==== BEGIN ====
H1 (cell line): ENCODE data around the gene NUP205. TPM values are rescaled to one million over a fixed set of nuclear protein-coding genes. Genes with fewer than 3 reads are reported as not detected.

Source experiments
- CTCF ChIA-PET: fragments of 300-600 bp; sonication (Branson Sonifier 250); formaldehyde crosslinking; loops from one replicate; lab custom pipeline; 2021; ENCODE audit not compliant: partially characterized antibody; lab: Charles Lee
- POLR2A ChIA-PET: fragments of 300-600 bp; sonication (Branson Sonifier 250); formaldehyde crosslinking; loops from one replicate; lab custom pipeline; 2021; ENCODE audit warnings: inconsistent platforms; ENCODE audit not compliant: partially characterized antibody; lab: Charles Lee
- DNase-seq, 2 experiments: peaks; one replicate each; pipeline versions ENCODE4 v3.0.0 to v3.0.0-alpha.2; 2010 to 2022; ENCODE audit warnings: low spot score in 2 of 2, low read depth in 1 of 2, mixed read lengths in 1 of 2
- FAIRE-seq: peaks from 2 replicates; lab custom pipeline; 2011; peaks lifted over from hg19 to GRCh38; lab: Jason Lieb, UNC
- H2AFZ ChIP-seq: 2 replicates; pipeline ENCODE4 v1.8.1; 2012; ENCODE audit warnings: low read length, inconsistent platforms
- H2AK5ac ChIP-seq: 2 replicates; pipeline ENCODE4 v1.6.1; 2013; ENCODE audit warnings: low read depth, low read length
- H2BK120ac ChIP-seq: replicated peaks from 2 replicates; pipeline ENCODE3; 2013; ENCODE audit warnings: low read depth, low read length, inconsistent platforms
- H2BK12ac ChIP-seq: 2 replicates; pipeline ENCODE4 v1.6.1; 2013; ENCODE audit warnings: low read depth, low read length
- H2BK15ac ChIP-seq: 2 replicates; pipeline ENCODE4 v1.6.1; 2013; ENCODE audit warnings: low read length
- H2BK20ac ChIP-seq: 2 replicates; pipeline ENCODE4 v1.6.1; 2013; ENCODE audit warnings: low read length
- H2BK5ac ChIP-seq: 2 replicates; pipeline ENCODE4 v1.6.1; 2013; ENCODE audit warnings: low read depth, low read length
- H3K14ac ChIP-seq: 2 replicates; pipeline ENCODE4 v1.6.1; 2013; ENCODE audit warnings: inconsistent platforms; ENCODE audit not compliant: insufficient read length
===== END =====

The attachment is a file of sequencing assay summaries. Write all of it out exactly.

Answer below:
H1 (cell line): ENCODE data around the gene NUP205. TPM values are rescaled to one million over a fixed set of nuclear protein-coding genes. Genes with fewer than 3 reads are reported as not detected.

Source experiments
- CTCF ChIA-PET: fragments of 300-600 bp; sonication (Branson Sonifier 250); formaldehyde crosslinking; loops from one replicate; lab custom pipeline; 2021; ENCODE audit not compliant: partially characterized antibody; lab: Charles Lee
- POLR2A ChIA-PET: fragments of 300-600 bp; sonication (Branson Sonifier 250); formaldehyde crosslinking; loops from one replicate; lab custom pipeline; 2021; ENCODE audit warnings: inconsistent platforms; ENCODE audit not compliant: partially characterized antibody; lab: Charles Lee
- DNase-seq, 2 experiments: peaks; one replicate each; pipeline versions ENCODE4 v3.0.0 to v3.0.0-alpha.2; 2010 to 2022; ENCODE audit warnings: low spot score in 2 of 2, low read depth in 1 of 2, mixed read lengths in 1 of 2
- FAIRE-seq: peaks from 2 replicates; lab custom pipeline; 2011; peaks lifted over from hg19 to GRCh38; lab: Jason Lieb, UNC
- H2AFZ ChIP-seq: 2 replicates; pipeline ENCODE4 v1.8.1; 2012; ENCODE audit warnings: low read length, inconsistent platforms
- H2AK5ac ChIP-seq: 2 replicates; pipeline ENCODE4 v1.6.1; 2013; ENCODE audit warnings: low read depth, low read length
- H2BK120ac ChIP-seq: replicated peaks from 2 replicates; pipeline ENCODE3; 2013; ENCODE audit warnings: low read depth, low read length, inconsistent platforms
- H2BK12ac ChIP-seq: 2 replicates; pipeline ENCODE4 v1.6.1; 2013; ENCODE audit warnings: low read depth, low read length
- H2BK15ac ChIP-seq: 2 replicates; pipeline ENCODE4 v1.6.1; 2013; ENCODE audit warnings: low read length
- H2BK20ac ChIP-seq: 2 replicates; pipeline ENCODE4 v1.6.1; 2013; ENCODE audit warnings: low read length
- H2BK5ac ChIP-seq: 2 replicates; pipeline ENCODE4 v1.6.1; 2013; ENCODE audit warnings: low read depth, low read length
- H3K14ac ChIP-seq: 2 replicates; pipeline ENCODE4 v1.6.1; 2013; ENCODE audit warnings: inconsistent platforms; ENCODE audit not compliant: insufficient read length